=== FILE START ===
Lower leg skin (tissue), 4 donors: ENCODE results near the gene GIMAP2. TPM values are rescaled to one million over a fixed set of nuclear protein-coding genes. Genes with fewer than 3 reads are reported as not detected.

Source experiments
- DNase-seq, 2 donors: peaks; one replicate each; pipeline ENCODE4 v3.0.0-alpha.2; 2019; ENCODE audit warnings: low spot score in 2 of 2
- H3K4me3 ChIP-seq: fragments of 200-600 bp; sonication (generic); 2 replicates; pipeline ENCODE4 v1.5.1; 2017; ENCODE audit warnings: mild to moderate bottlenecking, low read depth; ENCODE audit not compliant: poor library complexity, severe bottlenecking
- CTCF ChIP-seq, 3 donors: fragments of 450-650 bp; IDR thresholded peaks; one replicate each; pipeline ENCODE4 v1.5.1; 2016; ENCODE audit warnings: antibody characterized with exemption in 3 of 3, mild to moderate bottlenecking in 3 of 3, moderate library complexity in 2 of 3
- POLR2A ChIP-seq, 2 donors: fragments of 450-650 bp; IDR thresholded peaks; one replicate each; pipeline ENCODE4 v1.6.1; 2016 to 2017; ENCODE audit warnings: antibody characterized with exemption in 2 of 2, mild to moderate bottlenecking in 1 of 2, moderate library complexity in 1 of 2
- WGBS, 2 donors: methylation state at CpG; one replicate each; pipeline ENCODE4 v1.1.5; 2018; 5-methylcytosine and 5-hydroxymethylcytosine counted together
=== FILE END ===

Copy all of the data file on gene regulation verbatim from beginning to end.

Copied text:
Lower leg skin (tissue), 4 donors: ENCODE results near the gene GIMAP2. TPM values are rescaled to one million over a fixed set of nuclear protein-coding genes. Genes with fewer than 3 reads are reported as not detected.

Source experiments
- DNase-seq, 2 donors: peaks; one replicate each; pipeline ENCODE4 v3.0.0-alpha.2; 2019; ENCODE audit warnings: low spot score in 2 of 2
- H3K4me3 ChIP-seq: fragments of 200-600 bp; sonication (generic); 2 replicates; pipeline ENCODE4 v1.5.1; 2017; ENCODE audit warnings: mild to moderate bottlenecking, low read depth; ENCODE audit not compliant: poor library complexity, severe bottlenecking
- CTCF ChIP-seq, 3 donors: fragments of 450-650 bp; IDR thresholded peaks; one replicate each; pipeline ENCODE4 v1.5.1; 2016; ENCODE audit warnings: antibody characterized with exemption in 3 of 3, mild to moderate bottlenecking in 3 of 3, moderate library complexity in 2 of 3
- POLR2A ChIP-seq, 2 donors: fragments of 450-650 bp; IDR thresholded peaks; one replicate each; pipeline ENCODE4 v1.6.1; 2016 to 2017; ENCODE audit warnings: antibody characterized with exemption in 2 of 2, mild to moderate bottlenecking in 1 of 2, moderate library complexity in 1 of 2
- WGBS, 2 donors: methylation state at CpG; one replicate each; pipeline ENCODE4 v1.1.5; 2018; 5-methylcytosine and 5-hydroxymethylcytosine counted together